After landing at the airport of Bagdogra, we started our road journey to Gangtok, it took long 5-6 hrs. to reach to our hotel near MG road. The road was in average condition, but it offers fabulous view of Tista River, hills and greenery. Since Sikkim does not have any airport, there is no way to avoid this route, if you are coming via air.
Next morning we started our day from Rumtek Monastery. It was little drizzing that day, which added more charm to that visit. We needed to park the vehicle down, and walk up to the main site, which is like 0.5 km long. You can shop while walking, from the small shops, which are operated by local residents (mainly females) in front of their homes. After buying tickets, and frisking by security staff, they will let you enter the premises. It is the largest monastery in Sikkim, but very limited place is permissible to visit. There is a stupa located inside the monastery, which is the relic of the 16th Karmapa. This monastery also hosts several Tibetan festivals. There was a confusion among the tourists whether to remove shoes, before entering the main site of worship like we do in temple or not…but since they were no signboards..few of them removed(including us), and few entered with shoes…I am yet to get answer on this, what exactly we are suppose to do while entering any monastery…Please do comment, if anyone has answer…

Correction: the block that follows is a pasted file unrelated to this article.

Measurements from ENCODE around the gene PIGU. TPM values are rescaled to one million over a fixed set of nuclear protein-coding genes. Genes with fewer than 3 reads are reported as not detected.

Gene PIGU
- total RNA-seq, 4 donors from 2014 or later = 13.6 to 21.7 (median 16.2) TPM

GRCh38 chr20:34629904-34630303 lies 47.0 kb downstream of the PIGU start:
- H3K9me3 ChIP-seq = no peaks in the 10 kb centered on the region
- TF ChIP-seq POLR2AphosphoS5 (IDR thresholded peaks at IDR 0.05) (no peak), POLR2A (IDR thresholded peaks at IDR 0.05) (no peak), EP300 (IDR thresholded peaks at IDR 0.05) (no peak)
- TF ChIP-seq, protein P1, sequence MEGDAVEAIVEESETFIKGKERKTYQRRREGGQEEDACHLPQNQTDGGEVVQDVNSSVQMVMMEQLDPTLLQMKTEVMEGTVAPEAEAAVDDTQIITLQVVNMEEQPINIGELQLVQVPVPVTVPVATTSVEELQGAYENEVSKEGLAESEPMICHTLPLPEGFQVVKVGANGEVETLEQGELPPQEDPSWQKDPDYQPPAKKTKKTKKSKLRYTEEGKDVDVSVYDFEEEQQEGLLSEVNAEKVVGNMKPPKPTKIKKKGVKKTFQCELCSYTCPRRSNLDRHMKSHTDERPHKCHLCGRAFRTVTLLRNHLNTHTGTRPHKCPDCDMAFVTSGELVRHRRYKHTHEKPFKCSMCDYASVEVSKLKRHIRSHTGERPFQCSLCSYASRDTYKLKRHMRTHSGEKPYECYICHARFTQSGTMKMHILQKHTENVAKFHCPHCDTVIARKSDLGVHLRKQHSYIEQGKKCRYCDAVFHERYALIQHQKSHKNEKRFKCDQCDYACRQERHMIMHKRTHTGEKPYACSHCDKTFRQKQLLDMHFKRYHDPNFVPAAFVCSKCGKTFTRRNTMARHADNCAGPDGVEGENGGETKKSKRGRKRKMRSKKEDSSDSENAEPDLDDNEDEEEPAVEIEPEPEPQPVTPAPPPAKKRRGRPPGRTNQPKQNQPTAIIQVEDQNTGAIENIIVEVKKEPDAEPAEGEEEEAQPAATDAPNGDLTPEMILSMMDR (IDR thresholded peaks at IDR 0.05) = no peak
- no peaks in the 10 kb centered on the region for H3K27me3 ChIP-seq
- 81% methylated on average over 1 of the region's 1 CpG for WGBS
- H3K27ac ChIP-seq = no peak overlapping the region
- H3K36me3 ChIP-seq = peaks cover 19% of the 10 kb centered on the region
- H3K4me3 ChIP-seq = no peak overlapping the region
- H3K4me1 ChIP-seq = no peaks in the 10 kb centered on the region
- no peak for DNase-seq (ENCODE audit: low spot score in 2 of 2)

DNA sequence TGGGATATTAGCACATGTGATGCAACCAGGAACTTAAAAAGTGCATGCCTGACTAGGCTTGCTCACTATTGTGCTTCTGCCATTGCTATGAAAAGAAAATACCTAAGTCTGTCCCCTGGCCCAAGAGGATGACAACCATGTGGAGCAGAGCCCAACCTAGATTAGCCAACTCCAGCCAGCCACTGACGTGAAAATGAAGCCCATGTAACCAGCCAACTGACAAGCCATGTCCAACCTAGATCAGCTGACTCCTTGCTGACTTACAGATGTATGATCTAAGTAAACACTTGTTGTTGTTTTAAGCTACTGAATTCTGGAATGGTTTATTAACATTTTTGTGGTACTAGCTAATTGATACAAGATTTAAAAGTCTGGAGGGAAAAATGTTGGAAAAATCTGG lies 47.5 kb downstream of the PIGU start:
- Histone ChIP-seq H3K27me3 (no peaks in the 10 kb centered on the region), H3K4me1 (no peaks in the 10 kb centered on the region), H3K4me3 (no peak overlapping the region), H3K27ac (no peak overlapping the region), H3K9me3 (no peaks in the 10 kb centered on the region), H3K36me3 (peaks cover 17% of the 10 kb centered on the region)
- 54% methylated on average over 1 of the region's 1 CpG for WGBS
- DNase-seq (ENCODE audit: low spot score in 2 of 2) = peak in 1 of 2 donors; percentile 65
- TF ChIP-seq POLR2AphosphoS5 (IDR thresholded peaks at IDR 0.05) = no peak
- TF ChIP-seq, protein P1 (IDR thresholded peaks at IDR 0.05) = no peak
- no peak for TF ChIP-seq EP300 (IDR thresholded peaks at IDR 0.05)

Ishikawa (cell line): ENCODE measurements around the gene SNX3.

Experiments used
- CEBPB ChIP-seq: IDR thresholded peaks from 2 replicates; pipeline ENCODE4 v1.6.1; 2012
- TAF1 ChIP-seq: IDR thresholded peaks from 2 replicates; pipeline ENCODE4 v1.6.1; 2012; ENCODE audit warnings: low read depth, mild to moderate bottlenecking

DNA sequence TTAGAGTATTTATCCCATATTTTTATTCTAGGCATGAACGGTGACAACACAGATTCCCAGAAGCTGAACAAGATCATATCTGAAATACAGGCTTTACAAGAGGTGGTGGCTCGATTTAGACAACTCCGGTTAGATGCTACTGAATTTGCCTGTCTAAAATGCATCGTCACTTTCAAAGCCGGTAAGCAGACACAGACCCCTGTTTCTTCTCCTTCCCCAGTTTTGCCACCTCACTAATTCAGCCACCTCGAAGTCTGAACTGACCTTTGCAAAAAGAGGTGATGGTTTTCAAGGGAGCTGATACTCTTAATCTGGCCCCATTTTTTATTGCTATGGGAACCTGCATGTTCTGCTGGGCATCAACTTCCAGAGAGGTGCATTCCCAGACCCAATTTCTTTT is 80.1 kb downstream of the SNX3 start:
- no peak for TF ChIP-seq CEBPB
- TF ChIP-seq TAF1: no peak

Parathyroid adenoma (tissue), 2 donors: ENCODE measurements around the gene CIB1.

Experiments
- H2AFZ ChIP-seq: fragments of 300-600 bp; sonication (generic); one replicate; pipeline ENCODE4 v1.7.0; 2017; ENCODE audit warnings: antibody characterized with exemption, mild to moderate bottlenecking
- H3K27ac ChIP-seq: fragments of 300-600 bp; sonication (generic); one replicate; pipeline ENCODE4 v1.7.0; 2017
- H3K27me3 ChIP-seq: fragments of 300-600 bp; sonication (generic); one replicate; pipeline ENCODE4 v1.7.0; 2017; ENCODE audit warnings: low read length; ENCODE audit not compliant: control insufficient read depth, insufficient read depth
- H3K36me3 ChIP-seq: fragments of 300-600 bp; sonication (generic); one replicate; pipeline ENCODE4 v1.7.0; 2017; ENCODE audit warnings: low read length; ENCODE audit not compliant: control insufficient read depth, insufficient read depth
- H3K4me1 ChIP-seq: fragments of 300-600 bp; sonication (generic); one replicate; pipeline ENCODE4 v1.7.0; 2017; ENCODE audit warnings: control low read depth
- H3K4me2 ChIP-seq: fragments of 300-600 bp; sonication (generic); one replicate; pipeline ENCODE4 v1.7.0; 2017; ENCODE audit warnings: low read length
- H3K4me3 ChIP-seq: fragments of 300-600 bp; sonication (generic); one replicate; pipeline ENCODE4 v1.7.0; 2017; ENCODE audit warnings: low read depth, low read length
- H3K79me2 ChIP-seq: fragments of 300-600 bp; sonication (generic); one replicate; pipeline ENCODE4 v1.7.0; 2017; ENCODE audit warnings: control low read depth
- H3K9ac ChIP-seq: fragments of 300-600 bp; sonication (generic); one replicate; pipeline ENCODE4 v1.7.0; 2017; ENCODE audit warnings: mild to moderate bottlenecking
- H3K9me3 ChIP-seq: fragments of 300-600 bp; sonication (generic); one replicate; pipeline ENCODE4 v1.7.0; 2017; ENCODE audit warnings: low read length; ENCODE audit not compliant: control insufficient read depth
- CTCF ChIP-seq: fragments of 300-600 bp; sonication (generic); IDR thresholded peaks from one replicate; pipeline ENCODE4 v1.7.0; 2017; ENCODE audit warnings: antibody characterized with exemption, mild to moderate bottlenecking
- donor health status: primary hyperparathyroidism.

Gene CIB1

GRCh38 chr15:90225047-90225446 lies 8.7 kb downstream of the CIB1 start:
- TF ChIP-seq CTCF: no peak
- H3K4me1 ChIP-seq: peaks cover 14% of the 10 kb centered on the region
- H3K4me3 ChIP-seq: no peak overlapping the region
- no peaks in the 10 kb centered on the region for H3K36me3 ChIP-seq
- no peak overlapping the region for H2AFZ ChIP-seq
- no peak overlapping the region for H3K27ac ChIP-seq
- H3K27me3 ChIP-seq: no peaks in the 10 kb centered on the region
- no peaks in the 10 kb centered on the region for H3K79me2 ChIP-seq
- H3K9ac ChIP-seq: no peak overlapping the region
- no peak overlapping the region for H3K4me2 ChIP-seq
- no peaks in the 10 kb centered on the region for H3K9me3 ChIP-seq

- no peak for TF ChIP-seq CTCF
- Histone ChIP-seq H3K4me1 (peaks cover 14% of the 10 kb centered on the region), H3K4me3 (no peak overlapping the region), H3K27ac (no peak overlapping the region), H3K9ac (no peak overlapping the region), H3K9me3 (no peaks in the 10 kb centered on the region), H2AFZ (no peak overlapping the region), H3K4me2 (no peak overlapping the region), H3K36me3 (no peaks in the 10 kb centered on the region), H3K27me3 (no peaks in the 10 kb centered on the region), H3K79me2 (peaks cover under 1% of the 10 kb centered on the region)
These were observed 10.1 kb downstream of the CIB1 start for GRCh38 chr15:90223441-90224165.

Snow in Summer
It was raining incessantly. Pouring cold showers had cast a gloomy spell. Water flowed from top of the mountains in torrents, the apple flowers taking the hit bravely as the apple orchard stood calmly in that pouring rain. The river little more furious than yesterday was flowing in full swing. It was grey, cloudy and bitter bitter cold all around. My head ached and fingers were frozen. Where was the sunshine and where were those snow clad peaks shining in rising sun? Here we were, trapped in tents buried under loads of blankets and it was just afternoon. The planned hike and tea in setting sun and bright light photography, all the plans washed down by that cold Himalayan whimsical rain! And I thought let me go back to Pune. Pune may be blistering in May heat but then anything is better than this cold and water assault ! I had never thought I would want to come back from lap of Himalaya.
The Kinnaur Himalaya almost tested my patience !!